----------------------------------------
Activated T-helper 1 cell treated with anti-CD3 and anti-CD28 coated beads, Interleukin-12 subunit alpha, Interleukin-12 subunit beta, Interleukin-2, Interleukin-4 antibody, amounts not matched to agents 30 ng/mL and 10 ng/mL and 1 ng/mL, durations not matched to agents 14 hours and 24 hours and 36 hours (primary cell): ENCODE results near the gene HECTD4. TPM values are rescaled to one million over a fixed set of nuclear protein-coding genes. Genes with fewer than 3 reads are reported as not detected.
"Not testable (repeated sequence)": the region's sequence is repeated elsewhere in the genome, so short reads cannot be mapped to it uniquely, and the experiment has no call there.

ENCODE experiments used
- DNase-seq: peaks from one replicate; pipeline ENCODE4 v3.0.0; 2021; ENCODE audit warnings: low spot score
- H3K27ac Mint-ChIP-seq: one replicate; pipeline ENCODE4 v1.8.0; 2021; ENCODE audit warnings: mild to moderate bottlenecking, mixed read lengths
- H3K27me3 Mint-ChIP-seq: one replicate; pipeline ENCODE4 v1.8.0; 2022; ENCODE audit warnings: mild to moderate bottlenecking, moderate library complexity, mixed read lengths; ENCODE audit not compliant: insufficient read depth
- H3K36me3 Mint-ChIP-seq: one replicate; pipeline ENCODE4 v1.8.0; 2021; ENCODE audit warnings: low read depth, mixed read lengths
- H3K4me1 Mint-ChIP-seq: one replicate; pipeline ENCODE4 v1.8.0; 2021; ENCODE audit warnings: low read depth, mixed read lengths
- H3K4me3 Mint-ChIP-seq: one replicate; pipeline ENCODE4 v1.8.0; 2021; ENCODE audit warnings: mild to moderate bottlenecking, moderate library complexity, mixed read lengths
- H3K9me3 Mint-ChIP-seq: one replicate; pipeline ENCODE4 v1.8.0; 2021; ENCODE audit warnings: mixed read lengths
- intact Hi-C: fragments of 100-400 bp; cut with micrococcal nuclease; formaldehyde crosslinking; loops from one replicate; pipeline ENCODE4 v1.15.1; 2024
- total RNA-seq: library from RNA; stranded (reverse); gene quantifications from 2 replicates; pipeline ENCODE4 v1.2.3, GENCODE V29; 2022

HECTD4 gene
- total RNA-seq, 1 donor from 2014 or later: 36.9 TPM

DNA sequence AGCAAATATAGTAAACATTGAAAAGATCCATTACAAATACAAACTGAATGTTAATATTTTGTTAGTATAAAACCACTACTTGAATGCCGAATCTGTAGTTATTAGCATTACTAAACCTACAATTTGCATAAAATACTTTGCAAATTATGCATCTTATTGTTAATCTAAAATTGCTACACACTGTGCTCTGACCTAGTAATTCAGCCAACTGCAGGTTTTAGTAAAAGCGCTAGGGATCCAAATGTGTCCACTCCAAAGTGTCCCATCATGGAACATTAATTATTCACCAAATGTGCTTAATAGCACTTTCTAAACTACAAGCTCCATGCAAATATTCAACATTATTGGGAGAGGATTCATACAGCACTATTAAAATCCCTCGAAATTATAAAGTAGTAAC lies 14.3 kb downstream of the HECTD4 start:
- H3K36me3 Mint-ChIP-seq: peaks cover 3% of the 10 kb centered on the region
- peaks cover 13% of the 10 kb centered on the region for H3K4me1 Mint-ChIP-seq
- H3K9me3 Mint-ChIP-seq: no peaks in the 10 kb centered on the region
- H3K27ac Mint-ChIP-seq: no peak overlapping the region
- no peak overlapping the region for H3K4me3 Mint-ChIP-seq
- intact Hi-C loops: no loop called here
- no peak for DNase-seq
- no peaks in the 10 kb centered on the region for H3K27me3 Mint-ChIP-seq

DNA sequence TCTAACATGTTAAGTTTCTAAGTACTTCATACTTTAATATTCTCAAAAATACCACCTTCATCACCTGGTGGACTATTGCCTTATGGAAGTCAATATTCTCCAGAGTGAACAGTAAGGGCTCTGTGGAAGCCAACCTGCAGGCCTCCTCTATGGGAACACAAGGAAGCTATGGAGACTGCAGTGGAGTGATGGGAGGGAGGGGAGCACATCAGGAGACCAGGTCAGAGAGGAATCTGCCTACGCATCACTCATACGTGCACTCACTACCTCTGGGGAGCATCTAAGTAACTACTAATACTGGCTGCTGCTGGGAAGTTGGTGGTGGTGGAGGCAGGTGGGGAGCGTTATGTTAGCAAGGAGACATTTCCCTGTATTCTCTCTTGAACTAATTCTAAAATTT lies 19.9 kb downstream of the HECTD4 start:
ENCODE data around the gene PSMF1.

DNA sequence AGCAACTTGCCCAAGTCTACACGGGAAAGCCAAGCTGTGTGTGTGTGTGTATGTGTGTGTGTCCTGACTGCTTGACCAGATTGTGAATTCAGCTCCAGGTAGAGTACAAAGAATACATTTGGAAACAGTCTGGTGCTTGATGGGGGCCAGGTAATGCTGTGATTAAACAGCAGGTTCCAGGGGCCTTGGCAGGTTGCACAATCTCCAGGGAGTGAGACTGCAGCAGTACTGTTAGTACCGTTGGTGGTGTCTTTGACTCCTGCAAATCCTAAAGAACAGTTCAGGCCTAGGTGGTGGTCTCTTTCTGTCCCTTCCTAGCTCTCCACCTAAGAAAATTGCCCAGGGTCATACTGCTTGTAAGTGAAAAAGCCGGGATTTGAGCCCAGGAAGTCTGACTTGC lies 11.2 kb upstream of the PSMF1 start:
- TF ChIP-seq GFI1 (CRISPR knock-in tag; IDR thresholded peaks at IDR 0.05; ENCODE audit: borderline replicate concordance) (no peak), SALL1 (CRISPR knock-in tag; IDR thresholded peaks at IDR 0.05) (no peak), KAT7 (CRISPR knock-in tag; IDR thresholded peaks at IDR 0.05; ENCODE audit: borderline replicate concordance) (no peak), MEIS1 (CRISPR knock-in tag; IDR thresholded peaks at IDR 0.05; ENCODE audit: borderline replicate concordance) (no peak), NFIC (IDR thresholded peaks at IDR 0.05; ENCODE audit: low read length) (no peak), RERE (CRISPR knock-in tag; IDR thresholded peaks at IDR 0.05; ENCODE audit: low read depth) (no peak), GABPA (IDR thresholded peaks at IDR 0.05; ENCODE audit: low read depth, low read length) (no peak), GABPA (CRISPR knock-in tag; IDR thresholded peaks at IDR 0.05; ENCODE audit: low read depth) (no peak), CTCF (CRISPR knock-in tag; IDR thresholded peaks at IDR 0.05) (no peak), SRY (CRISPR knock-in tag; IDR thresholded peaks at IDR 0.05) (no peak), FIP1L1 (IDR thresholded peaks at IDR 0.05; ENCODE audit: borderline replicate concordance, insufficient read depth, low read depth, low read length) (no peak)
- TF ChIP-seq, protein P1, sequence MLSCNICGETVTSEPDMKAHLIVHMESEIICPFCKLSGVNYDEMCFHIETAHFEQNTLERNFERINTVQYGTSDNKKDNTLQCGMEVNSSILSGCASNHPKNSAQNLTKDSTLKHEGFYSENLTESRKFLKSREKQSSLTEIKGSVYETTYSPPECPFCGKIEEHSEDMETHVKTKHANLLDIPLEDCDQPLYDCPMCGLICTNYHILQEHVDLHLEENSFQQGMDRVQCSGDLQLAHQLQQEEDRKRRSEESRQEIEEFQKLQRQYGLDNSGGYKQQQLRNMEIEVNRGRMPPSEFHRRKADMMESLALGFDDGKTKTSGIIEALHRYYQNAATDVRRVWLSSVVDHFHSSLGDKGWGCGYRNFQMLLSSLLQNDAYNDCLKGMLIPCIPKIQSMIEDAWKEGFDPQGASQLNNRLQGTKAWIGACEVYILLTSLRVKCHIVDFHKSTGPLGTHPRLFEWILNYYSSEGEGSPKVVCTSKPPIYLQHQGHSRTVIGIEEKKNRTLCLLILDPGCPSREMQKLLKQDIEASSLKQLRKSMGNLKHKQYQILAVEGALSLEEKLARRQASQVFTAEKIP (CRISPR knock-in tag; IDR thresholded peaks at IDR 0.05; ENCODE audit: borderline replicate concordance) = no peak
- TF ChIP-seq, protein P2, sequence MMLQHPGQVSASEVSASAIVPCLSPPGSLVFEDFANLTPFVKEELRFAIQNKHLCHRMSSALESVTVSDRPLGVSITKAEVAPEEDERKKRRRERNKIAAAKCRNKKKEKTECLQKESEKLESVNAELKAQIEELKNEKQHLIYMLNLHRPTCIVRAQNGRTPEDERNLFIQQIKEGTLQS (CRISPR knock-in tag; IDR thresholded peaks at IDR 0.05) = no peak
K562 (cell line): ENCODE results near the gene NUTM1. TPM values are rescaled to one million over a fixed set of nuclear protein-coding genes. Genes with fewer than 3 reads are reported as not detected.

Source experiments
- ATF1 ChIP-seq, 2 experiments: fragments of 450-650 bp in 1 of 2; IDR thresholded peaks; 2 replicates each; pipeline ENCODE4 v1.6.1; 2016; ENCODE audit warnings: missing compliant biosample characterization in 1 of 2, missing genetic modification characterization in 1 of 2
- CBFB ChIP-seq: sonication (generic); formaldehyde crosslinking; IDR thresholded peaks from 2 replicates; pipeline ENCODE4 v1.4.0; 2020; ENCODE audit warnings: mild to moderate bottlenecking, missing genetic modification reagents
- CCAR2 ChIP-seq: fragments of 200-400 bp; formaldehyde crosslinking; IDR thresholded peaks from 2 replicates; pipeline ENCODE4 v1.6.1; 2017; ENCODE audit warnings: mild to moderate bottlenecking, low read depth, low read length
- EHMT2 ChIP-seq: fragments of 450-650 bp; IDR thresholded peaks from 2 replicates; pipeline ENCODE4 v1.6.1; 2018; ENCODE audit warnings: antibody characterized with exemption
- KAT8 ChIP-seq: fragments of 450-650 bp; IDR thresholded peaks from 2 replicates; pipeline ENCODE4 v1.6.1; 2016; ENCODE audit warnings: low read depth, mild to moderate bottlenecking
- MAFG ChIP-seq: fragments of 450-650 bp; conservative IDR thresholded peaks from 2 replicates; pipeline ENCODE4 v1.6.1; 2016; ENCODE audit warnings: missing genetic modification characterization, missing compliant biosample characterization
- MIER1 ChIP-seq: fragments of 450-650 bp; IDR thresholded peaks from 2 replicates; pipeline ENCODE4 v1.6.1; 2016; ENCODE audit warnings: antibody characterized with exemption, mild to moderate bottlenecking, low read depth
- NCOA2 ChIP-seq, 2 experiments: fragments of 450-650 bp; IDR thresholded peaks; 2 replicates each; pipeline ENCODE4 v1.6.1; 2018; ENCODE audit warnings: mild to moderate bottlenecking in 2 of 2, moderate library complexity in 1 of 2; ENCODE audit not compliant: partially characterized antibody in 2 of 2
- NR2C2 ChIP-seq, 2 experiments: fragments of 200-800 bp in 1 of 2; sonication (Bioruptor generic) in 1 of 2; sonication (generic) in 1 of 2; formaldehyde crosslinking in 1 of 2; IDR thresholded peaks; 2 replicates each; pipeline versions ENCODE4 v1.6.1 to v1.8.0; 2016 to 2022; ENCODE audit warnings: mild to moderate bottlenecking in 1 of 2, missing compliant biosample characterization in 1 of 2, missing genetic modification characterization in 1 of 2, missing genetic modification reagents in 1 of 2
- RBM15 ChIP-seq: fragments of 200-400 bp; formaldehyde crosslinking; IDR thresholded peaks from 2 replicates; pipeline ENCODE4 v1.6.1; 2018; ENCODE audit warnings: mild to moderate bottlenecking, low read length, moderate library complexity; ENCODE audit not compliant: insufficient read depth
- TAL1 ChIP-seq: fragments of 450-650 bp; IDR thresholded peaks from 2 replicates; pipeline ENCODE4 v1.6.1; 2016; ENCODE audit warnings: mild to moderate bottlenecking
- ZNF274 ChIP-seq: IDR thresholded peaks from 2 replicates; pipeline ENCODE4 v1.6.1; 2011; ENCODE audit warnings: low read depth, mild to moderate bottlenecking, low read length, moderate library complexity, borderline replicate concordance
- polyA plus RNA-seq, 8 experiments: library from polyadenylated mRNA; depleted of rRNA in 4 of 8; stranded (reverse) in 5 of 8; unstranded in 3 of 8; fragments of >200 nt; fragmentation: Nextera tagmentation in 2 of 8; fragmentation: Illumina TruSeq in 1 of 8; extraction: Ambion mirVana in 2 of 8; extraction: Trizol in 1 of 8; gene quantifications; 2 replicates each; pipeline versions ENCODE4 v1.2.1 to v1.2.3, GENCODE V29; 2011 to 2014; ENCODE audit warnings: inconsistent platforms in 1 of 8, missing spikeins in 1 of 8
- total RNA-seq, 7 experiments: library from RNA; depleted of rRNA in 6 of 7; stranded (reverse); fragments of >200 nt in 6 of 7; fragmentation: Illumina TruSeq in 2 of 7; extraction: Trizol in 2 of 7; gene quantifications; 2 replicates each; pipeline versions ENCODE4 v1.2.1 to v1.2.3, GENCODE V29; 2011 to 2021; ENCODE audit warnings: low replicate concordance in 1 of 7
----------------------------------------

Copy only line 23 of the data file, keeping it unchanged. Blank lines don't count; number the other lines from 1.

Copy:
- no peaks in the 10 kb centered on the region for H3K27me3 Mint-ChIP-seq